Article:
With a change of ownership in 1912 the building was rented to clothing manufacturers and Wests Olympia, and from 1914 to 1942 it was leased mainly as a movie-house and performance space for amateur theatre. In the 1930s Brisbane's fledgling amateur theatre companies - Brisbane Repertory Theatre (now La Boite), Brisbane Arts Theatre and the Twelfth Night Theatre Company (later TN! Theatre Co.) - all performed at the Princess.

From 1942 to 1945 the theatre served as the administrative and rehearsal centre for the United States Entertainment Unit. In the years immediately following the war, it was hired to a variety of community groups such as ballet schools, college revues, and scout troops.

From 1949 to 1985 the building lost all association with the performing arts, and was rented to various small businesses, including a paper wholesaler, an engineering firm, a rag merchant, a secondhand dealer and a used appliance retailer. The stage area was leased separately to a printing firm for over thirty years from 1948 to 1979.

In 1985 the property was acquired by REMM Group Ltd, who carried out external restoration, and offered TN! Theatre Company a ten year lease from 1986. Internal restoration and refitting was carried out by TN!.

Description

The Princess Theatre is a two-storeyed rectangular brick building fronting Annerley Road to the west, with a narrow laneway to either side and rear. The building has three roof sections, the front having a mansard roof and the auditorium and backstage having hipped corrugated iron roofs with central raised sections for ventilation.

The symmetrical, rendered west elevation displays a highly decorative classical influence in its design. The central entrance portico has two corner columns, on square bases, with an entablature with a laurel frieze in relief. The entrance has double timber doors and arched fanlight with coloured glass panels.

The ground floor has a shopfront to either side of the entrance, with a glazed wide arched opening framed by pilasters and entablature. The first floor has a verandah with rendered balustrade, columns, entablature and arched spandrel panels with decorative keystones. This elevation has a rooftop balustrade, between column tops surmounted by spheres, with a central curved pediment with laurels in relief. The mansard roof rises behind.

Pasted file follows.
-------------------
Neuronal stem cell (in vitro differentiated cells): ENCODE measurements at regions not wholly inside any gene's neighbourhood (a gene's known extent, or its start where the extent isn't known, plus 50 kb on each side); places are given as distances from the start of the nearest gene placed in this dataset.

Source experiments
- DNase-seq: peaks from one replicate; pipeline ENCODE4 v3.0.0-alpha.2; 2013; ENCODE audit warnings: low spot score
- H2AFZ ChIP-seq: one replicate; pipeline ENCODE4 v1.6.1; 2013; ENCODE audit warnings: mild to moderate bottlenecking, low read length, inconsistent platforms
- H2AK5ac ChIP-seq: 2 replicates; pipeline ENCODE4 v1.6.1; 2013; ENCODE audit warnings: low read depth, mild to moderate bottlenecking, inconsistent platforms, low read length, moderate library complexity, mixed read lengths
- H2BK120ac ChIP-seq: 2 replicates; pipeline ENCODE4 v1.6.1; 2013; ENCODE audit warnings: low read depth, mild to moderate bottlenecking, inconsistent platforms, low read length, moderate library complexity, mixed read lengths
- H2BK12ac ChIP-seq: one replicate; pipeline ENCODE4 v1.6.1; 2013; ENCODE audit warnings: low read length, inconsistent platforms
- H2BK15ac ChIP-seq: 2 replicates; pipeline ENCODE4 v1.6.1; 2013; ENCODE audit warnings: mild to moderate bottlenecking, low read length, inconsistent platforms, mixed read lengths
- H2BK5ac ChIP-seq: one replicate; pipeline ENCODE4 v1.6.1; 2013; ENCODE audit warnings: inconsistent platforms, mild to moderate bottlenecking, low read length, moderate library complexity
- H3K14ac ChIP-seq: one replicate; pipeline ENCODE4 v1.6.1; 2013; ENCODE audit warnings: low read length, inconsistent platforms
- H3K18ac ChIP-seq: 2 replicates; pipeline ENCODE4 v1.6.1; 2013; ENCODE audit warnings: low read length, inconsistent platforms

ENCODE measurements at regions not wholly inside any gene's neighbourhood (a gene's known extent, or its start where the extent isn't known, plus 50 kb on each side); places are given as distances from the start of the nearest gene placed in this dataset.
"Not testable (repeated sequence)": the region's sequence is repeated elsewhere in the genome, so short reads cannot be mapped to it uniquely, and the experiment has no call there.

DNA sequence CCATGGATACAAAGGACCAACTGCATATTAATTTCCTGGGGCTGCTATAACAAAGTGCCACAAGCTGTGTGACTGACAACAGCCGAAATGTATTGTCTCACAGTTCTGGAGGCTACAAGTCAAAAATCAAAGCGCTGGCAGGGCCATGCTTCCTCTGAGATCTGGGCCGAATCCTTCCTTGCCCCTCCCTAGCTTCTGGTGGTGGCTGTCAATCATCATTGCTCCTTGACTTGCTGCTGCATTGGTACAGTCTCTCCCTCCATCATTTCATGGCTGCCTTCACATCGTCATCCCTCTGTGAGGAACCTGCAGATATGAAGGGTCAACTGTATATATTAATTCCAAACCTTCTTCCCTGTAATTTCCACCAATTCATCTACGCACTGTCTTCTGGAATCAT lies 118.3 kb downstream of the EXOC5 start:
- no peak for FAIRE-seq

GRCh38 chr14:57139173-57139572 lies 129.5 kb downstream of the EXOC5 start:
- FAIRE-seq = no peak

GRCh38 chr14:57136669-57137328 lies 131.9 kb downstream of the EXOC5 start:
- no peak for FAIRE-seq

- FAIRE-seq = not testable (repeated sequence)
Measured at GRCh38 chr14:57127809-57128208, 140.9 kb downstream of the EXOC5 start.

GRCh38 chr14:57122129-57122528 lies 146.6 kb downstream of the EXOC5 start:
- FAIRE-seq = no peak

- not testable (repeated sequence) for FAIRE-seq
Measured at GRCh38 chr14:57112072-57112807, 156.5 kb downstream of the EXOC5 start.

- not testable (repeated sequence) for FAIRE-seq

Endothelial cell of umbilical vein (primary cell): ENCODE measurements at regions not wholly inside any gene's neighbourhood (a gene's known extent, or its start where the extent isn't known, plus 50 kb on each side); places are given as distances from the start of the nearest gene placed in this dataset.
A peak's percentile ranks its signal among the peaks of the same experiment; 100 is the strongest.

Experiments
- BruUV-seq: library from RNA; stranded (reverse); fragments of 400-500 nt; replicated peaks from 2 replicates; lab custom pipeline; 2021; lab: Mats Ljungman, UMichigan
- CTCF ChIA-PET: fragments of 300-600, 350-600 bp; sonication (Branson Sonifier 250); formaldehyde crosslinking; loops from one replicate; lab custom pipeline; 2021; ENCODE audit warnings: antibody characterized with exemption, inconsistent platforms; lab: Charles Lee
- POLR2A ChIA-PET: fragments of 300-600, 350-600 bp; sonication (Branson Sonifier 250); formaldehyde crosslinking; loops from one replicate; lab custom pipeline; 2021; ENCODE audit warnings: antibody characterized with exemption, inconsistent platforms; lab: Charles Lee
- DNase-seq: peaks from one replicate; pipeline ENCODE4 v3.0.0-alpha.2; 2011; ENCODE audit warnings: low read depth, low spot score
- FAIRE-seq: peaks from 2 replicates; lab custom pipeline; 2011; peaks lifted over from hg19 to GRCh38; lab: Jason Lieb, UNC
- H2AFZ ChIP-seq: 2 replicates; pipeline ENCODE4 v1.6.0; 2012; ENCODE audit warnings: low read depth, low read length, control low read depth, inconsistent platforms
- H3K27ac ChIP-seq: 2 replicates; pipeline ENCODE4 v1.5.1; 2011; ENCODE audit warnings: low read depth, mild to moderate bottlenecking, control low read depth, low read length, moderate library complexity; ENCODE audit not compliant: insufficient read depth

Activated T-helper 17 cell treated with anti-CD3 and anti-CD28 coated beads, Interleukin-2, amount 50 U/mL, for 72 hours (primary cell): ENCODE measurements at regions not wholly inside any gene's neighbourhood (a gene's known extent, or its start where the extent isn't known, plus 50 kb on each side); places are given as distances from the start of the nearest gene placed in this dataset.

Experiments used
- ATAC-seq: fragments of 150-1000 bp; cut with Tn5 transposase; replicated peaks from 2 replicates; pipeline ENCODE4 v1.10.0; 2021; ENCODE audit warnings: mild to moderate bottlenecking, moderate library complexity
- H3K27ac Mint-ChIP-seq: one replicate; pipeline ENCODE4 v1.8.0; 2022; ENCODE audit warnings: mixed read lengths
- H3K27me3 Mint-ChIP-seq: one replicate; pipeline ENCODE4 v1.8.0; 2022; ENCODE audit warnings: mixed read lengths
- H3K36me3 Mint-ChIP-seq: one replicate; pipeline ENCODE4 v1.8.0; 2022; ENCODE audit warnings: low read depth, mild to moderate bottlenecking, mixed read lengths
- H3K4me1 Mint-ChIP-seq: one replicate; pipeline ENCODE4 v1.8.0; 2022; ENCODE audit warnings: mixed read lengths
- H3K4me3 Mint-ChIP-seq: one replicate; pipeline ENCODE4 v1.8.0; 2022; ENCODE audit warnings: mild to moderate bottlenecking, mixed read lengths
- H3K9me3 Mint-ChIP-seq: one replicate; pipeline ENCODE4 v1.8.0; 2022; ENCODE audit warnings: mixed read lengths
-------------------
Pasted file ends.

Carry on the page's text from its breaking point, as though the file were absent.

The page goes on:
The other three elevations are of face brick, having darker brick to the ground floor, with a parapet wall. The building has timber walkways along the north and south elevations with double timber doors and casement windows with fanlights opening from the auditorium.

The foyer has a sloping floor to the auditorium entrance, and a central timber stair to the gallery level and first floor offices. The wall surfaces have been rendered and scribed to imitate stone blocks and a new ceiling with downlights has been installed. A door opens to the shops on either side. The landing level has carved timber balusters which pre-date the existing stair and balustrade.

The auditorium is entered under the gallery, or dress circle. The landing above is supported by two cast iron columns and the sloping gallery by four timber posts. The underside of the gallery has pressed metal sheeting. A kitchen/bar has been installed in this area which is separated from the auditorium by an open stud wall.

The auditorium has face brick walls with rendered pilasters and cornice, and timber architraves, dado and panelling below. The ceiling is curved at the corners with boarded panels running lengthwise, widthwise and diagonally. The central area has two roses on cast iron grating for ventilation. The proscenium arch has rendered pilasters and entablature with a laurel frieze.

The backstage area is painted out black. A high level walkway runs around the perimeter and a stair in the southeast corner leads to the basement. The basement has a concrete floor and contains a central storage/ performance space with dressing rooms to the north and an office area to the south, all with external access.

The first floor contains offices open onto the west verandah. Toilets behind open off the top of the stair. The gallery is accessed from the landing and contains six rows of tiered seating.

Image gallery

Location

Location of Princess Theatre within Queensland
Licence
Creative Commons Attribution 4.0 International (CC BY 4.0)
Last updated
20 January 2016